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Louise Bernice Halfe's latest poetry collection awâsis revels in rebellious merriment

The Cree poet spoke with Shelagh Rogers about her latest book.
awâsis — kinky and dishevelled is a poetry collection by Louise B. Halfe. The cover art was created by artist Sherry Farrell Racette. (Sherry Farrell Racette/Brick Books)

In 2021, Louise Bernice Halfe, whose Cree name is Sky Dancer, became Canada's ninth parliamentary poet laureate. Halfe is the first Indigenous person to be appointed with the title.

The Saskatoon poet, author and social worker, who has won accolades for weaving Cree language and teachings into her works, previously served as Saskatchewan's second poet laureate. Her poetry collections include Bear Bones & FeathersBlue MarrowThe Crooked Good and Burning in this Midnight Dream

Her latest poetry collection, awâsis – kinky and dishevelledexplores stories of resistance, rebellion and laughter by way of awâsis, a gender-fluid trickster character who takes readers on a humorous journey of mystery and spirituality.

Halfe spoke with Shelagh Rogers about why she wrote awâsis – kinky and dishevelled.

Humour as medicine

"Writing awâsis – kinky and dishevelled was a lot of fun. I asked community members to contribute their funny stories. Sometimes my husband would say, 'Are you sure you want to write that?' And I'd say, 'Of course, it's funny!' You have to learn to laugh at yourself. 

Stories have their own medicine: they show you how to think and problem solve and they guide you to that place.

"Stories have their own medicine: they show you how to think and problem solve and they guide you to that place. Then it's up to you to unravel that medicine. Of course, humour is a great medicine in my community."

For the first time in Canadian history, an Indigenous poet holds the position of parliamentary poet laureate. Louise Bernice Halfe, who’s also known by the Cree name Sky Dancer, grew up in Alberta and made a name for herself in Saskatchewan as the former poet laureate of the province. Halfe has published numerous works of poetry, including Blue Marrow for which she was a finalist for the Governor General’s Literary Award for poetry in 1998. She joined Tom Power to talk about the significance of her new position as parliamentary poet laureate, and how her life experiences as a residential school survivor and social worker have impacted her poetry. 17:00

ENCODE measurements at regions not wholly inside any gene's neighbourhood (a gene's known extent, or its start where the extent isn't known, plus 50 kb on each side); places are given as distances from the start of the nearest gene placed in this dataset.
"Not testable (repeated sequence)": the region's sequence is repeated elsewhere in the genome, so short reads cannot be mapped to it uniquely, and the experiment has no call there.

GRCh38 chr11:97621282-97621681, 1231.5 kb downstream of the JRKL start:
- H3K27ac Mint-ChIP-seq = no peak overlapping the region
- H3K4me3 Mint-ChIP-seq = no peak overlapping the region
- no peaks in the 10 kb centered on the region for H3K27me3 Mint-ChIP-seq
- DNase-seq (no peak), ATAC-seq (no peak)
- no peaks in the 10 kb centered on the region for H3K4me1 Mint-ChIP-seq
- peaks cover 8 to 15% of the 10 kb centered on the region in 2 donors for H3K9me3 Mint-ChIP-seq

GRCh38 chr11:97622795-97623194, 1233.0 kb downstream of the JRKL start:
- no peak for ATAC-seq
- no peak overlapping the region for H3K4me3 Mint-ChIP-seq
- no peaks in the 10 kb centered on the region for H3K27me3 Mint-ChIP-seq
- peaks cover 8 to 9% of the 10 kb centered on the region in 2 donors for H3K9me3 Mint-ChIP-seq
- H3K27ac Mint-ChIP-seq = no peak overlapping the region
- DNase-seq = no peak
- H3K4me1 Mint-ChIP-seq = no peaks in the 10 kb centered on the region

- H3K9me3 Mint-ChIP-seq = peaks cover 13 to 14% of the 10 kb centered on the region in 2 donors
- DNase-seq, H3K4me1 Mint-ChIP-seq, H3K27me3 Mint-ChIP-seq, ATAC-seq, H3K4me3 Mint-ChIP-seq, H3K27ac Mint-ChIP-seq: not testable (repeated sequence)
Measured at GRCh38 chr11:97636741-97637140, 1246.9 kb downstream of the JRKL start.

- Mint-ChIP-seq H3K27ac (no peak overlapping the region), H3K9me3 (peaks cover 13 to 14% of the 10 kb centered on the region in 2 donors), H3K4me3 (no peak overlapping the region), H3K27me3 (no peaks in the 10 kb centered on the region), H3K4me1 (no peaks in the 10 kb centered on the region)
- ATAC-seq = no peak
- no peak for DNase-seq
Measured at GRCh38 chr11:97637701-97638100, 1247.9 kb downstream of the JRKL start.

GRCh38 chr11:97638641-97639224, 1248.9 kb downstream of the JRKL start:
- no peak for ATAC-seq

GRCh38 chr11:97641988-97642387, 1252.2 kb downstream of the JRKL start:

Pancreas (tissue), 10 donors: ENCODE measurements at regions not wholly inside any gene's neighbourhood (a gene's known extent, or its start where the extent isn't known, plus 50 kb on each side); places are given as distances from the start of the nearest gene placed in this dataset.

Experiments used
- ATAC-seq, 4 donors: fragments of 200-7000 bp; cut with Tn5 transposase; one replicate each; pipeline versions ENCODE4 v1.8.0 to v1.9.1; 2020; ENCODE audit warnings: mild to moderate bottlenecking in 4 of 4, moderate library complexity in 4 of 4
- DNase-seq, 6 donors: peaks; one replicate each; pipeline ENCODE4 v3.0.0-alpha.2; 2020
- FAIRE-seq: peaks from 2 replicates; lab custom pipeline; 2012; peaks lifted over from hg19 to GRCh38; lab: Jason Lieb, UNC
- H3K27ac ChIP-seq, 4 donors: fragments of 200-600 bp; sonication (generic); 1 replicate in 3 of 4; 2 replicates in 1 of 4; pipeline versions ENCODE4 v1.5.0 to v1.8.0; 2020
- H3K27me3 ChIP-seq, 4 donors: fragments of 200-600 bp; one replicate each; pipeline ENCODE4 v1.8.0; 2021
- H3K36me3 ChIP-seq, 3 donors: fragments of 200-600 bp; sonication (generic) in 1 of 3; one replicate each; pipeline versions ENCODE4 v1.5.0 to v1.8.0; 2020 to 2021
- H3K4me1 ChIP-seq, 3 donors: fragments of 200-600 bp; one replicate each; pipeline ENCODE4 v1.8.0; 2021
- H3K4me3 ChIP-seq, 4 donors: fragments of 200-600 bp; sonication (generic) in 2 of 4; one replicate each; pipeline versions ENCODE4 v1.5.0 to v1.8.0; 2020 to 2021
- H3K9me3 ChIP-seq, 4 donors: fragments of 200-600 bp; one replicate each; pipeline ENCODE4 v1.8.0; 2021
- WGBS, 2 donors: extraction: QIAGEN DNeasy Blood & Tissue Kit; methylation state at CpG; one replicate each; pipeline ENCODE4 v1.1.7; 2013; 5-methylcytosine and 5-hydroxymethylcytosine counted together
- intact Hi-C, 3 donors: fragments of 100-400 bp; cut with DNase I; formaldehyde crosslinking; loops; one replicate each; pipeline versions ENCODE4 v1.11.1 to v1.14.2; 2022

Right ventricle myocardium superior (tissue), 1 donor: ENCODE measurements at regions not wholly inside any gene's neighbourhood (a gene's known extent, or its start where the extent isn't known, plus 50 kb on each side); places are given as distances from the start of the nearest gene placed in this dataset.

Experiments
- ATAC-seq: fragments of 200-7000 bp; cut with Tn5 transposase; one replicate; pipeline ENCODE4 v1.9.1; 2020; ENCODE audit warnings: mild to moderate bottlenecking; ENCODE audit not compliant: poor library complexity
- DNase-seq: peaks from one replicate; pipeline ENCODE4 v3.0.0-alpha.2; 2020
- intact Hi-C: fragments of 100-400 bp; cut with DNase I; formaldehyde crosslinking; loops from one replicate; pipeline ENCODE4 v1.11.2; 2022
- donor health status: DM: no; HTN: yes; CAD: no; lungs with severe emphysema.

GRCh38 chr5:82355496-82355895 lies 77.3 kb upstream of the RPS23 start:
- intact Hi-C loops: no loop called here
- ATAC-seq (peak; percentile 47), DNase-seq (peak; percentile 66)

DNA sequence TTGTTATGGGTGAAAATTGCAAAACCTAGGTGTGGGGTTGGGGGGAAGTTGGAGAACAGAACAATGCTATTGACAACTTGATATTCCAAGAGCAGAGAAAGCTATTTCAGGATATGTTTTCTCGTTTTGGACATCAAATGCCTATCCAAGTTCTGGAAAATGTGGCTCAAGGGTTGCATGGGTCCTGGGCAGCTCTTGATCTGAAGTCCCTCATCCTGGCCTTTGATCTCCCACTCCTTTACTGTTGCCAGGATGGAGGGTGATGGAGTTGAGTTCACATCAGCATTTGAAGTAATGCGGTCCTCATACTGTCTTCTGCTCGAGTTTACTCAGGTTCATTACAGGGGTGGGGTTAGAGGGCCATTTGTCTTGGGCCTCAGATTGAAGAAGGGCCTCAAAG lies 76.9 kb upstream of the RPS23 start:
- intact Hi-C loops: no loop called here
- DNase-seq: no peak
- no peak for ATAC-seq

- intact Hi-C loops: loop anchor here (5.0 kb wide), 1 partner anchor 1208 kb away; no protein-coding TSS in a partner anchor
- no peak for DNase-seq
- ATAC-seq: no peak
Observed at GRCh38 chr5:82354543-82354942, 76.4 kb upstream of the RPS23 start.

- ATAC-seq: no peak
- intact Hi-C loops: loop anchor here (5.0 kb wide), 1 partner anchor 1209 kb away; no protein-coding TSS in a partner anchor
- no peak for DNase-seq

awâsis and awakening

"Some people think awâsis means little child, but it's much more than that. It's the adult child within that's gifted with spirit. Children learn to laugh and carry on making up stories and whatnot. I decided awâsis was the trickster within ourselves because we're very good at that. We can trick ourselves into believing or not believing in some of our follies. 

She's a shapeshifter and gender-fluid because we don't have pronouns in Cree.

"awâsis came along and said, 'You know what? We're going to have fun.' She's a shapeshifter and gender-fluid because we don't have pronouns in Cree. Initially, when I was writing the manuscript, I would switch the pronouns all over the place, within the poetry. 

"Then I thought, 'I'm really getting confused myself, because I've learned how to use the 'he and she' properly.'

"But in Cree, there's no gender."

She grew up in Alberta watching her grandparents hide their sweatlodge, then attended Blue Quills residential school. Hear how and why Saskatoon's Louise Bernice Halfe is making history as Canada's first parliamentary poet laureate from an Indigenous community. 9:52

My life with laughter

"I delight with life. It's been a difficult journey and sometimes I still carry my entrails behind me. I want them to shut up and go, 'You know what? Quit bothering me. I'm moving on. Thank you very much.' Laughter's good medicine, and I look for places to laugh, especially among my own. 

Laughter's good medicine, and I look for places to laugh, especially among my own.

"I want to give people permission to have fun and to share those funny things that they find so embarrassing. I am sharing these stories. I appear in some of them, and I am not the least bit embarrassed. I've forgotten how to be embarrassed because I love to laugh — and I think, 'Oh jeez, I can't believe I did that.'

"It's just too funny."

The Saskatchewan poet talks about her new poetry collection, the damaging legacy of residential school, and her reconnection with her Cree roots. 12:49

Louise Bernice Halfe's comments have been edited for length and clarity.

 

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